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The History of Harvard's Commencement, Explained

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A recent correspondent to the Evening Post discusses the "Students House of Commons" at Johns Hopkins, and asks if it would not have been better if the students had established a "House of Representatives" instead of a "House of Commons." This question is certainly very properly asked. For why should students in an American university copy after an English institution? And why should they not copy after an American institution? Our lower house is, the Post's correspondent says, "in no wise inferior to the British House of Commons, in dignity, ability, or influence," and to copy after it, besides fostering an interest in home institutions, would also familiarize our future statesmen with the forms of procedure practised in the American Congress.

But aside from the particular purpose of this inquiry, there is suggested, as a more general theme, the anglomaniac tendencies in American Universities. What has shown itself else where in peculiar dress and in strangely distorted pronunciation, has moved the students at Johns Hopkins to change their debating society into a "Students' House of Commons." Surely this gives evidence that Anglomania has gone quite far enough. The "it's English, yer knaw" is a very bad principle to have established in any degree among American students, and the slightest tendencies towards this fearful Anglomania should be nipped at once. Such a mania, among college men in particular, is likely to do no end of evil, tending to destroy all national individuality. If our students cannot be Americans, the time may come when the students of to-day, having become leaders and statesmen, will desire America's return to the mother country.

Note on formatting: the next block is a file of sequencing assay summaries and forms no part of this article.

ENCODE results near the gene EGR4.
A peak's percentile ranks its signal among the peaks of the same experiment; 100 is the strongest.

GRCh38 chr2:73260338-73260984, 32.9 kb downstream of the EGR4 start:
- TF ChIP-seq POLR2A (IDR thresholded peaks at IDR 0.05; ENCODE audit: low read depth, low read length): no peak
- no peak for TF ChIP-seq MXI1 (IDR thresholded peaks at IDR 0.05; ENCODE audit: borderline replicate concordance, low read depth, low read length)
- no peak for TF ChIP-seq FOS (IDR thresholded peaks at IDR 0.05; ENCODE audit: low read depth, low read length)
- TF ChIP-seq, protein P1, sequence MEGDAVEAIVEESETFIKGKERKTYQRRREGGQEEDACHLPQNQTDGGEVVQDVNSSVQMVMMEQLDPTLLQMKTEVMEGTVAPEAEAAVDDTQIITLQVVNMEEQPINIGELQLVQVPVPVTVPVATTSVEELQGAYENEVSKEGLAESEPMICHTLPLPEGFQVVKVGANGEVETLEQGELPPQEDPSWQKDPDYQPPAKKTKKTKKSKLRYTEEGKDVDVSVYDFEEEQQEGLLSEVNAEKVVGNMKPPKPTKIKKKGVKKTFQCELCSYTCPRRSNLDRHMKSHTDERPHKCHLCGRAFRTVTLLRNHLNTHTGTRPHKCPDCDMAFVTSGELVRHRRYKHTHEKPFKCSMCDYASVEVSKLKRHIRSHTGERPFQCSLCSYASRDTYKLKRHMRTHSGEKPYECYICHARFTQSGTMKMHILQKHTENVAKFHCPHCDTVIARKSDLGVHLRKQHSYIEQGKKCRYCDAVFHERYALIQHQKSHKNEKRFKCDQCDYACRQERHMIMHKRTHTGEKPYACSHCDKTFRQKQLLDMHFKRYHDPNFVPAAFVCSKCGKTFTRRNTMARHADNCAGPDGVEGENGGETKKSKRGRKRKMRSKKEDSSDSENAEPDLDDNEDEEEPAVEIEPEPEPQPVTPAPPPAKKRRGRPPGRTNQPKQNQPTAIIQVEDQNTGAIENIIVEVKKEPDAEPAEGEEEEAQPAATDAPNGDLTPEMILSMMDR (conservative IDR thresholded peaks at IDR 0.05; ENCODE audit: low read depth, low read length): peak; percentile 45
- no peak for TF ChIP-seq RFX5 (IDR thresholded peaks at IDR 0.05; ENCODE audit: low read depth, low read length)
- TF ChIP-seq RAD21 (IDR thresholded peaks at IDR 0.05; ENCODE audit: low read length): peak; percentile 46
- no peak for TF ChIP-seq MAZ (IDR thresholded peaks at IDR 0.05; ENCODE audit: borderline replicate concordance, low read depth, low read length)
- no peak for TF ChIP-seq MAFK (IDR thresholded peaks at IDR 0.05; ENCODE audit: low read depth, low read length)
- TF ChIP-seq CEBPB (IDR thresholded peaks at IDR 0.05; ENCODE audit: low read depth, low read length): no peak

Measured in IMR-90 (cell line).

If we can make nothing else of ourselves, let us at least be Americans. The ambition to be an Englishman is not a particularly high one, and it is better almost to be an American of any description than to be a poor imitation of what is too often not a remarkably good model.

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